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First in a series about the design and development of Planck v.0, a "musical shooter" recently entered into the 12th Annual Independent Games Festival.

Matthew Burns, Blogger

November 10, 2009

5 Min Read

[This entry was crossposted from the Shadegrown Games blog.]

One of the questions we’ve been getting about the Planck v.0 video is “looks neat, but what is really going on there?” It’s true that conveying the mechanics through a video isn’t ideal, and while I do have a short explanation I wrote up about how the game translates play into music, I thought it would be better to describe not just how it functions today but the path we took to get there over the last few months. Please click on to read the first of a multi-part series about how Planck v.0 works and how it came to be. 

Planck began as an idea for how to extend the musical properties of a game like Rez– one of the titles that people have been correct to identify as an inspiration for us. Rez, along with Mizuguchi’s other games, combine music and gameplay in a way that points an interesting way forward: using game mechanics as a conduit to musical experience.

The classical Western theory of music treats time as broken up into discreet chunks that we subdivide into notes, half-notes, quarter-notes and so on. Playing a note with the wrong timing (think of the sound of doing badly in Guitar Hero or another rhythm action game) is due to your button or note coming just a little too late or too early– in other words, its not falling exactly on one of these grid-like chunks of time.

Thanks to computer-based music production techniques, we can correct notes played by hand and program rhythms that fall exactly on each beat every time; this is called “quantization.” Quantizing can be performed in real-time by simply delaying notes until the next available time slot, meaning a note coming a little too early will actually play when it is supposed to, and a note coming too late will sound like the next note.

Quantization is a venerable, well-understood feature of music software, and it isn’t new to real-time applications such as games, either– Rez being one of the most prominent examples. The acquiring of targets and firing of weapons in Rez are musical sounds that are played over the top of the level’s track to its beat.

While quantizing like this works great for sounds that can occur every sixteenth note, such as hi-hats or claps, bigger sounds like a bass drum or cymbal crash simply should not occur that fast (except during a fill, possibly). Rez gets around this by placing its large crash sound only when the player has queued up and fired eight successive shots with his or her weapon, timed to eighth notes– meaning the fastest it could ever happen twice in rapid succession is every other whole note. Other games, such as the great Xbox Live Indie Games title Groov, place that type of sound on the player death event, which is also uncommon enough that it works well.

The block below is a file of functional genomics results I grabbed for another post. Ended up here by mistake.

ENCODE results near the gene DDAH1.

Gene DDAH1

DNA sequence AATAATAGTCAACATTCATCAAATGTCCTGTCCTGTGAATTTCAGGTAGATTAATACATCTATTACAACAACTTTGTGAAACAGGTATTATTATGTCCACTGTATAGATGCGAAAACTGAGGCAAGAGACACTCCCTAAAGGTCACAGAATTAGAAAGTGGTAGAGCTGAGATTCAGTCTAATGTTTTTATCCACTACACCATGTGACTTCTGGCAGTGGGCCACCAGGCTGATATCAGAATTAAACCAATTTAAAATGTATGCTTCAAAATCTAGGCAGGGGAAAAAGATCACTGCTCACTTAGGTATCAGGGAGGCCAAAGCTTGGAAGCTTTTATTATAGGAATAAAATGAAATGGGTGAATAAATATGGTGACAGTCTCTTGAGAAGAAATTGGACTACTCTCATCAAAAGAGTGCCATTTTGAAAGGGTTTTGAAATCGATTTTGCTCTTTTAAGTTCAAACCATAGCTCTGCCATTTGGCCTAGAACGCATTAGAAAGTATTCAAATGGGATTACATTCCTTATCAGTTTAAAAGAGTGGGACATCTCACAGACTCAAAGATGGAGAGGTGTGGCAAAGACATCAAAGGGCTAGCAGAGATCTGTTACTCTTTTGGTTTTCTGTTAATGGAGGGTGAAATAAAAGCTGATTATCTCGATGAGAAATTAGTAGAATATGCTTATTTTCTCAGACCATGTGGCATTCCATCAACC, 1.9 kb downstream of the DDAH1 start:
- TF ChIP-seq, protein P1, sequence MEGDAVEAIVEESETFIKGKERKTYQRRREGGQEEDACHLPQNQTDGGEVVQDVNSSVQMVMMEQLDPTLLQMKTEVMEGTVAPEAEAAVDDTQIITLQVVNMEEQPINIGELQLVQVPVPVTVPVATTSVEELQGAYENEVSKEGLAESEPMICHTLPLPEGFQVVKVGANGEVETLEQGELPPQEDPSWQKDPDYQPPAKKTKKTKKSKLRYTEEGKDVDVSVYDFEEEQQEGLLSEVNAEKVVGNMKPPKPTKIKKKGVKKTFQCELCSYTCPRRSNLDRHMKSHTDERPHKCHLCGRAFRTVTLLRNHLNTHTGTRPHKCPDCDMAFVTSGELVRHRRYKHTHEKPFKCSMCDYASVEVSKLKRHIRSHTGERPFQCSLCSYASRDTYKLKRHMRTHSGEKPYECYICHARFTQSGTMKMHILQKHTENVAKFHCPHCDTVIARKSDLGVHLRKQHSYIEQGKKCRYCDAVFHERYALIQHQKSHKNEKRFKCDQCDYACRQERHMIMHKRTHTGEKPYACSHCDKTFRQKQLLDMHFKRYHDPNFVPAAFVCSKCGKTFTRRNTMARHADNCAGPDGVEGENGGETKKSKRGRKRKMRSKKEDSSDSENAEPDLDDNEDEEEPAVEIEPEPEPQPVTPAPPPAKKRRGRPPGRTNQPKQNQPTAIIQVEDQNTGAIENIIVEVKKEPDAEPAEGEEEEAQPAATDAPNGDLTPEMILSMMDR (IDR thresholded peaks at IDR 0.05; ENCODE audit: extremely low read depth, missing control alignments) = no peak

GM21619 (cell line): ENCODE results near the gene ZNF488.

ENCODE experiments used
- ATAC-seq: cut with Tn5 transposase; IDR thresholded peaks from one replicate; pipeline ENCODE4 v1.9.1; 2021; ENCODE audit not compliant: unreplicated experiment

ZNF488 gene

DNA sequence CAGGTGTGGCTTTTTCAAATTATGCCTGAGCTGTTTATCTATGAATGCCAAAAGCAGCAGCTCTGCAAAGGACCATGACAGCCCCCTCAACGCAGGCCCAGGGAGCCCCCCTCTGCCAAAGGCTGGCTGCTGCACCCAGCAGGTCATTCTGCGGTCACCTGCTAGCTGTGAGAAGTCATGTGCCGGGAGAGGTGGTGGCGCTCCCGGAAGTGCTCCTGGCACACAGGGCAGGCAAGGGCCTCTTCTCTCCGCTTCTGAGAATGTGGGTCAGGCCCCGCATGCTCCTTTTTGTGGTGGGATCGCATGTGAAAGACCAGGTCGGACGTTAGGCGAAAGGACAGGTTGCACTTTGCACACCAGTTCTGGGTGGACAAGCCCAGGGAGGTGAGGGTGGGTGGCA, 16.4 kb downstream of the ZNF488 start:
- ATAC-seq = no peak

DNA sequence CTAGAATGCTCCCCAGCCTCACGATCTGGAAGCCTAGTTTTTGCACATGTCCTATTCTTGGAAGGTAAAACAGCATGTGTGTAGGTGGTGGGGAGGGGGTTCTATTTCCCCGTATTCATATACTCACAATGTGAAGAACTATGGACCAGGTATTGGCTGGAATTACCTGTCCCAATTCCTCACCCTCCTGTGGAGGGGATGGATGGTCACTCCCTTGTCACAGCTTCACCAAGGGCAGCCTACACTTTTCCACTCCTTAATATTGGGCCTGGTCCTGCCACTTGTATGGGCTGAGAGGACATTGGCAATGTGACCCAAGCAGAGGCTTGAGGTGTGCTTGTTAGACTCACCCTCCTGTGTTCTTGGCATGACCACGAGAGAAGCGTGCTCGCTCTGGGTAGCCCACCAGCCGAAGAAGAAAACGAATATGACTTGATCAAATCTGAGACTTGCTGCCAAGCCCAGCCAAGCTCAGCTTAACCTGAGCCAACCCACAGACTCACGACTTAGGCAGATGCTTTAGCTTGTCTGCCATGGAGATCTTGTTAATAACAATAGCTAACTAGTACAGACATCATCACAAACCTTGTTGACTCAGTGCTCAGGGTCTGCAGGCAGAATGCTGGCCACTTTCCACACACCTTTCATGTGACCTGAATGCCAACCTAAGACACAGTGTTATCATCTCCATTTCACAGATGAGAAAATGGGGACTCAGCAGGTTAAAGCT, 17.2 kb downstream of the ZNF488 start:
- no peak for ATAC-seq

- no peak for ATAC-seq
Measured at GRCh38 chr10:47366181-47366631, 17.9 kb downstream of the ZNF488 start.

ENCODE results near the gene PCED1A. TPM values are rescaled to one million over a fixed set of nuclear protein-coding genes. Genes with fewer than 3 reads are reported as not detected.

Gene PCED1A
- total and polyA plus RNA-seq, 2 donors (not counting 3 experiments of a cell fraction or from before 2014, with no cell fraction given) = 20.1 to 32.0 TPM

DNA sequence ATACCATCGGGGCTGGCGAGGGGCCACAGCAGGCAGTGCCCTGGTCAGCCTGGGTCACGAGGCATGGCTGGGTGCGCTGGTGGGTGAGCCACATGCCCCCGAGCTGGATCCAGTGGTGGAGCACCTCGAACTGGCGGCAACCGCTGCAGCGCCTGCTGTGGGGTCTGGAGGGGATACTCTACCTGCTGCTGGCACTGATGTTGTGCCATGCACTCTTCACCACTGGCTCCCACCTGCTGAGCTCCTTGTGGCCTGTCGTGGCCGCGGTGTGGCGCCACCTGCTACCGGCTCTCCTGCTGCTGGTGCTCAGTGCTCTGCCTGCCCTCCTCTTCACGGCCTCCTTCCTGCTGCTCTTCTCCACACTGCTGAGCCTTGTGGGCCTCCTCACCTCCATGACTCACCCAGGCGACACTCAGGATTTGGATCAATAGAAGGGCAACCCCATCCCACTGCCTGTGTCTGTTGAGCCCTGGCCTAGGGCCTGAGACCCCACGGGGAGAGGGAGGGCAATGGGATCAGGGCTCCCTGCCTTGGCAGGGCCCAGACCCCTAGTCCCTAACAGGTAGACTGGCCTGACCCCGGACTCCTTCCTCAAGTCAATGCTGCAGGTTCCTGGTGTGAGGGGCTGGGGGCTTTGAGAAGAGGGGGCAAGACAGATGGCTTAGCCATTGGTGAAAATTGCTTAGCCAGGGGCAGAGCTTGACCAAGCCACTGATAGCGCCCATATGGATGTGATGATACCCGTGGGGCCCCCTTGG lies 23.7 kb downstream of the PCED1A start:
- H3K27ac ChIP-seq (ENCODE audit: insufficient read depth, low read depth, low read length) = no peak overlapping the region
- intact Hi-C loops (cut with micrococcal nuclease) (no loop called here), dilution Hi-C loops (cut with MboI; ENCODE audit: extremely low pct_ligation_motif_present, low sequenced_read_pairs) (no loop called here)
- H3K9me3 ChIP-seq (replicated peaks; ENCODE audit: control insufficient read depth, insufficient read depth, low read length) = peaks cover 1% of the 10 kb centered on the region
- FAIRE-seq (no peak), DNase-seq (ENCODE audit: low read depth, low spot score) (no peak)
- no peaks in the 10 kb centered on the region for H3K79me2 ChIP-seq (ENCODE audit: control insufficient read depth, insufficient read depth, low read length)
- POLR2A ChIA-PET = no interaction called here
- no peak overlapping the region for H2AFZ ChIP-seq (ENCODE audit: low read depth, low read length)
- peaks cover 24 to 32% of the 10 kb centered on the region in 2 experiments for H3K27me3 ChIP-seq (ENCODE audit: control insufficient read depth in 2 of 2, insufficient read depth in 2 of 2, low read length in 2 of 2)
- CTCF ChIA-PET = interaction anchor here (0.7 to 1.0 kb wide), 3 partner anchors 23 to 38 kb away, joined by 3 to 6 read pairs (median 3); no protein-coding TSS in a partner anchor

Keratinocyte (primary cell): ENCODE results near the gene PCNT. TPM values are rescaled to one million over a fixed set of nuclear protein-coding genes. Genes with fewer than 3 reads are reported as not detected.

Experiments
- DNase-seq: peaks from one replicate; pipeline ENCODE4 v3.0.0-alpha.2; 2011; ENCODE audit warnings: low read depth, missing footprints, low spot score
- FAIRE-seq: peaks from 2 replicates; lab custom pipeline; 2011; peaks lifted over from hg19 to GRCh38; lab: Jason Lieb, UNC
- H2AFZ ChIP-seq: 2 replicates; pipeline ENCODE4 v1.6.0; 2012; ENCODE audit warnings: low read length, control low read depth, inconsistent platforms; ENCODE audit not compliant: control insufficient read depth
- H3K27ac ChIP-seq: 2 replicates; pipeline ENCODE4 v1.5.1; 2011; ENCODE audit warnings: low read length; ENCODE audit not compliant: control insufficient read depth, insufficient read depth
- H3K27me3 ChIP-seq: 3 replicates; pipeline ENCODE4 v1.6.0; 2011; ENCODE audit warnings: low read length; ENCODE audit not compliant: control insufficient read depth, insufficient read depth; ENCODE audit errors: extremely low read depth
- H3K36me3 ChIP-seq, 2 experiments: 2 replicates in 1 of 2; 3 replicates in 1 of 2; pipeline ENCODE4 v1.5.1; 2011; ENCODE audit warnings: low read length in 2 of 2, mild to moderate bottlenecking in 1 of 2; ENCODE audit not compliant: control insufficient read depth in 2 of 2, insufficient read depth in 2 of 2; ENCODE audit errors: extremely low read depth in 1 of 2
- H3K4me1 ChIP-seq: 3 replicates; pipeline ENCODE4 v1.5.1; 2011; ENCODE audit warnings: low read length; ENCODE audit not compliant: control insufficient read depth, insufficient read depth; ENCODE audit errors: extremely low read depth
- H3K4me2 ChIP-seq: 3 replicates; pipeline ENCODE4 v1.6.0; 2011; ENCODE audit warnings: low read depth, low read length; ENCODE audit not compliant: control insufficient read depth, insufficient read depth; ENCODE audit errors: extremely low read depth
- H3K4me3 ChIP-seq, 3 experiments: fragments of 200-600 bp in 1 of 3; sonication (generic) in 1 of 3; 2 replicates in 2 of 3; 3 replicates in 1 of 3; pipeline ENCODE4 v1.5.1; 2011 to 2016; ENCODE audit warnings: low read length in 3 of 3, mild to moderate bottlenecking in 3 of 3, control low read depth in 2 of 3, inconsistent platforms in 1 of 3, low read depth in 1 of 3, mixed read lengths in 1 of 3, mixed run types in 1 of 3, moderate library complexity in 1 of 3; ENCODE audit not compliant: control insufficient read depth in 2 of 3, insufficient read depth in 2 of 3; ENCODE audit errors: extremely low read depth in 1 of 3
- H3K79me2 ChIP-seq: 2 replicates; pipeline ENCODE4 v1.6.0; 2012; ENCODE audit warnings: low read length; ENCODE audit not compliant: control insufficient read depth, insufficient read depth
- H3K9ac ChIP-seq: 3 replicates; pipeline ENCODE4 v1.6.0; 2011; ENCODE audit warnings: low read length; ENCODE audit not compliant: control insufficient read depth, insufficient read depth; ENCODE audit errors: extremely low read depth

A shortcoming of this approach is that we cannot arrange the pattern of big sounds as well as we might like to for musical reasons. If we quantize too much, such as delaying bass drum sounds to every whole note, the delay between the player’s action and the sound of the note becomes noticeably long, and the “gamey” portion of the experience gets watered down. The first part of the Planck idea, then, was to try and combine instant visual feedback of game events (such as destroying an enemy) with time-delayed reactions that make musical sense.

Planck’s attempt to solve this problem centers around giving instant visual feedback of an enemy being destroyed, but by keeping a “destroyed” version of the enemy in play until the next available note:

1. The player defeats an enemy by shooting at it.

2. The enemy turns black and emits “smoke” for the duration of time it takes to get to the next allowable note.

3. At the instant of the next allowable note, the enemy “explodes,” making its associated sound.

This approach allows us to create “patterns” of allowable notes– meaning we are not restricted to simple grids of whole, half, eighth or sixteenth note durations, but a specific trigger sequence as found in a typical electronic beatbox. Using this method, the bass drum in a breakbeat, a synth lead solo, and many other musical sounds can potentially be associated with individual enemies.

I wrote down a detailed specification of this feature and shared it a friend of mine in Los Angeles, who said, “Funny you should mention that– we just had a summer intern who was really interested in music games and who was looking to work on something. Maybe the two of you should get in touch.” This is how I ended up working with Brenton Woodrow, which I’ll get into in the next installment of Planckogenesis.

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